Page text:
Bundled together with the BD release of the anime, this special prequel introduces us to a Misaki Mei in a time before Class 3-3. Unlike the withdrawn outcast we see in the main series, this Mei is almost colorful in comparison, smiling and speaking with little reserve. A good amount of her joy stems from a friendship with her twin sister, Fujioka Misaki. As viewers of the show know, an ill fortune awaits the other Misaki sister.
Twins, or Doppelgänger?
What strikes me the most about this particular special is the unavoidable comparison between the two young ladies–despite their almost identical appearances and sweet friendship with one another, there is a clear line that divides them. As Fujioka Misaki playfully hints, there is a doppelgänger likeness in their existence. Plainly speaking, a doppelgänger is “…a ghostly double of a living person that haunts its living counterpart.” Taking that into consideration, which Misaki is the living, and which is the ghost?
I actually view each sister as a little bit of both, as what many consider two halves to a whole (I don’t actually hold this opinion for real life twins). They both dabble in the otherworld; where Mei has the ability to see the deceased and impending death on the living, Fujioka courts it with her odd attraction to broken and injured objects and later battle with leukemia. The unluckiness that seems to hang over them speaks of old world superstitions regarding the birth of twins. And yet despite the misfortune of their separation and strained familial relations, the two Misaki girls are enamored with one another, some might even consider it incestuous homoeroticism, or good ol’ sisterly yuri (I didn’t really appreciate the fan service pushing this view). When together, they burn brighter with life than when apart.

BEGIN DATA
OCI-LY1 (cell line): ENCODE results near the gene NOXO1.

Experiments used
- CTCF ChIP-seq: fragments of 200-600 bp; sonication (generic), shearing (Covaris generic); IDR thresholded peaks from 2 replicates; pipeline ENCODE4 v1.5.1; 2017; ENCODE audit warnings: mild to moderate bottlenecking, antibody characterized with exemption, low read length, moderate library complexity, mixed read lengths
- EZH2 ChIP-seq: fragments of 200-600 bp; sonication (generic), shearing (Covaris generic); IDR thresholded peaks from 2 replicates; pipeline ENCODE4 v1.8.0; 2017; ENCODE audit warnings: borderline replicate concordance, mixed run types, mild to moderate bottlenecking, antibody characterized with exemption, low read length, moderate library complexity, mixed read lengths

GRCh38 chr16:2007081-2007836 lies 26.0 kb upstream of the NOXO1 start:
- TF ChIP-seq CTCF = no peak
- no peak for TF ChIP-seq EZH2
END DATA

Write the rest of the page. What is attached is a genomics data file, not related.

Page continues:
Foreshadowing, Foreshadowing Everywhere!
Forgive the comparison, but this special reminded me a bit of the progression of atmosphere in anime flop, Blood-C. The episode opens up innocently with pastel maid outfits, clothes shopping, and baskets of giggles. Yet interspersed here and there are seemingly thoughtless comments that upon closer inspection point towards a dark end. As the two girls try on clothes in the fitting room, Fujioka playfully comments, “It’s like ‘Which one of us is the real one?’, right?” She immediately follows up with an inquiry on Mei’s glass eye, and the light mood shifts to one of uncertainty. The passive viewer might overlook that comment and feel quick relief with Mei’s assurance of seeing nothing on Fujioka, but by reflecting on the natures of their relationship and Class 3-3’s curse, it’s difficult to not see the scene as a warning.
And then there’s the focus on Mei’s eye and the topic of heterochromia, or as Mei quickly rephrases it, “odd eye”. The difference lies in the coloration. Not only are her eyes different shades, but, on the supernatural plane, we are even allowed to experience Mei’s ability to differentiate between the colors of life and death. It’s important to remember that this glass eye was not of her own choosing, as it was her “mother” who insisted upon the opposing green. I’m fascinated with the strangeness of Mei’s eye and its defiance of science. She shouldn’t be able to see anything with or through it, much less the aura of death! Where one sister’s affliction trades an eye for a mystical gift, the other’s affliction takes the larger bargain of her life.
The Complete Reflection
I couldn’t help but feel thrilled as the end of this episode hastened towards the familiar start of the series. Fujioka’s death marks the beginning of Class 3-3’s curse, as well as a resolution of the Misaki twin dilemma. Where once two of the same vied for space, now only one is left to claim the name and reflection. It’s an ugly result to which the superstitious can only nod and agree was bound to happen.